Mlukhiyya With Chicken
Now to prepare the Mlukhiyya:
If fresh, remove the leaves from the branches, wash, drain, and pat dry. Chop the leaves finely. If using frozen-just defrost, if using dry crumble into a bowl, pour a little hot water and allow the leaves to absorb the water. Sprinkle additional hot water until moist and dehydrated.
Place the chicken stock into a pot, bring to a boil, add the Mlukhiyya leaves. Simmer on low, uncovered stirring occasionally, 5 to 10 minutes if using fresh.
Make a mixture of:
3 large garlic cloves
1/4 tsp. unsalted butter
2 tsp. ground coriander (make sure it is freshly ground)
Crush the garlic, place in a small skillet with the butter and ground coriander, and cook for one minute stirring until golden.
Add this mixture to the simmering Mlukhiyya
Reheat the chicken in the reserved chicken broth
I also added a couple of cubed up peeled and seeded tomatoes, roasted garlic, and Applewood Smoked Habanaro Powder.
Toast 3 split pieces of pita bread and break into bite size pieces.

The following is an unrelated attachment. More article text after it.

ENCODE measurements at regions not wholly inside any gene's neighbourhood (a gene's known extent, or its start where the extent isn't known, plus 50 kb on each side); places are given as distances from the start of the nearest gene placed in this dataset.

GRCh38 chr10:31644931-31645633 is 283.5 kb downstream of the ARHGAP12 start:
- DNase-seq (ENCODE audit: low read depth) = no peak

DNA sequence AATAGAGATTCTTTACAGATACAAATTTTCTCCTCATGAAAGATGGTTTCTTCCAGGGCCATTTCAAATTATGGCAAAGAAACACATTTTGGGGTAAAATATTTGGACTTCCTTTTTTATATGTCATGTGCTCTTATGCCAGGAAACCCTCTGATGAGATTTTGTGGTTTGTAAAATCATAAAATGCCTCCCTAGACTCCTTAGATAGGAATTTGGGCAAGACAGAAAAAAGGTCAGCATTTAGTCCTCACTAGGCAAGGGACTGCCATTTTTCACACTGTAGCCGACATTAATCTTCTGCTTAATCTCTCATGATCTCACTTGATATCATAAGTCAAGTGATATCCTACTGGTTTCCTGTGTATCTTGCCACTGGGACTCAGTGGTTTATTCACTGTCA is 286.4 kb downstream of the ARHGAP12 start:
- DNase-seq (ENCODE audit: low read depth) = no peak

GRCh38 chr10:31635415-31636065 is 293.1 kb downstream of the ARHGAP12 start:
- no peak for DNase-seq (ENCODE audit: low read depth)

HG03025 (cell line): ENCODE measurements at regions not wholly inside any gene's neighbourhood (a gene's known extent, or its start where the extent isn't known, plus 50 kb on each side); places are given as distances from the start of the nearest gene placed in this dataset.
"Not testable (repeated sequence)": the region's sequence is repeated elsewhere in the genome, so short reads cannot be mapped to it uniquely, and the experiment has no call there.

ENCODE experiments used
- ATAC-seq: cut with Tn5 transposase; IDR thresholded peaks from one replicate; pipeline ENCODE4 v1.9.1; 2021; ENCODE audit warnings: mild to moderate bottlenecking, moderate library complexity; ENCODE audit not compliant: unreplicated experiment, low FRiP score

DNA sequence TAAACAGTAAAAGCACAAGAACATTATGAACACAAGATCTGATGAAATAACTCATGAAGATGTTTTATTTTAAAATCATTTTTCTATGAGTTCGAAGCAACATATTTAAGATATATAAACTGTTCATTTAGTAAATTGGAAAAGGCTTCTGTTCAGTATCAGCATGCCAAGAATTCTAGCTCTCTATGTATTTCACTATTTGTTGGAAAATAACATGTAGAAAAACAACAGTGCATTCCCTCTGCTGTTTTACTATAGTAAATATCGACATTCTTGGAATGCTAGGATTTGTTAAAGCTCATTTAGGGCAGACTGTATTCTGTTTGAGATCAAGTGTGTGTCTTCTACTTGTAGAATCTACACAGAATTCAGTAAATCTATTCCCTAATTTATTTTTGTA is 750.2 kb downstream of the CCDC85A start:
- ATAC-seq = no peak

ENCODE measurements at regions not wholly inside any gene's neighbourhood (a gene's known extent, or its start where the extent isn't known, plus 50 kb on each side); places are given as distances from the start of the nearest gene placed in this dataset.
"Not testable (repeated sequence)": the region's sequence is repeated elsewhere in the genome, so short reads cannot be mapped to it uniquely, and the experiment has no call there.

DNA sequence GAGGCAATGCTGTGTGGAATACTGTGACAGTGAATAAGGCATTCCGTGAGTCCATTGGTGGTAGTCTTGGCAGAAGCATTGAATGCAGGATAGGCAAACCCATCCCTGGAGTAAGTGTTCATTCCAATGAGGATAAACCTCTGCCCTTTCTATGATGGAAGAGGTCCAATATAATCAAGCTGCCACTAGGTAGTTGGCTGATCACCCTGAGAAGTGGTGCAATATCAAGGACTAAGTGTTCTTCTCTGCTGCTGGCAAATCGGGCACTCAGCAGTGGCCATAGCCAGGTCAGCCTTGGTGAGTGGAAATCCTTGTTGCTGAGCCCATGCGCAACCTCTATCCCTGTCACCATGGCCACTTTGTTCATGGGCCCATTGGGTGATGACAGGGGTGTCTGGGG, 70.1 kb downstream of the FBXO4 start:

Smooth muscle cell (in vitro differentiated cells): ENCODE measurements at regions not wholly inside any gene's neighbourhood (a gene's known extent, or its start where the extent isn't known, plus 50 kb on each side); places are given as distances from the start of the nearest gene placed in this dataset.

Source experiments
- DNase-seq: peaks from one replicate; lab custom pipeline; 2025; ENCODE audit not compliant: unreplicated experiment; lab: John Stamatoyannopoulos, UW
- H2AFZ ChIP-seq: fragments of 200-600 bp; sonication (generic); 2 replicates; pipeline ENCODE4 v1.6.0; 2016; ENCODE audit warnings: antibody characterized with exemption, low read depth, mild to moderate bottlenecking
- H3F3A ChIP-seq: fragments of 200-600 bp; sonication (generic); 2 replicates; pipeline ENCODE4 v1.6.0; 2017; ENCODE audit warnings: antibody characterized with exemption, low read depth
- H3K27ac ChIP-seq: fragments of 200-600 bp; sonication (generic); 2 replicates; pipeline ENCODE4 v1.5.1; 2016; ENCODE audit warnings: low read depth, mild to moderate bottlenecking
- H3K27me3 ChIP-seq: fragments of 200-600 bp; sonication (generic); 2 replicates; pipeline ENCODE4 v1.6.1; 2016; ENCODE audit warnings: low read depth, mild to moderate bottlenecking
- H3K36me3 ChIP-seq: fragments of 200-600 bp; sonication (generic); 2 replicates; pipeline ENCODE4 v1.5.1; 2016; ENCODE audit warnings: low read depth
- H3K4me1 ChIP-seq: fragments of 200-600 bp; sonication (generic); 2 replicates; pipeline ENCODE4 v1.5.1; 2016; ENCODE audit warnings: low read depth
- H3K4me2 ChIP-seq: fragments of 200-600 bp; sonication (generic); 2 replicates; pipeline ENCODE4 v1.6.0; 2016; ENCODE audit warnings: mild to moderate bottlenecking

Place pieces of the toasted pita in each soup plate. Then ladle a layer of the Mlukhiyya over the rice. Then some of the chicken mixture, followed by more Mlukhiyya, and finally some of the marinated onions.
You can place all the ingredients in separate bowls and allow each dinner to assemble their own soup plates. I served up the first bowl, and we each built our own for the second bowl. This is so good you will have a difficult time stopping with two bowls.
This is a wonderful dish that is served in a layered fashion in individual wide bowls. I have adapted it to our tastes by adding additional tomatoes, garlic, and pepper as written below.
Mlukhiyya is from the Arabic Royal, because dishes with this vegetable enjoyed favour of kings. You can use dried, frozen or fresh. If using Fresh you will need to chop it finely.
You cook the chicken whole first. You make a Mlukhiyya vegetable soup. You pickle onions and pomegranates. These are then layered on top of toasted pita bread and steamed rice.
While the Chicken is cooking you can prepare the other parts. Or you could make part of the dish and finish up the next day just before serving as the flavours are not affected by holding in the refrigerator overnight, in fact the flavours develop further.
This recipe is based on one from Claudia Roden in her book New Middle Eastern Food. It is simply wonderful.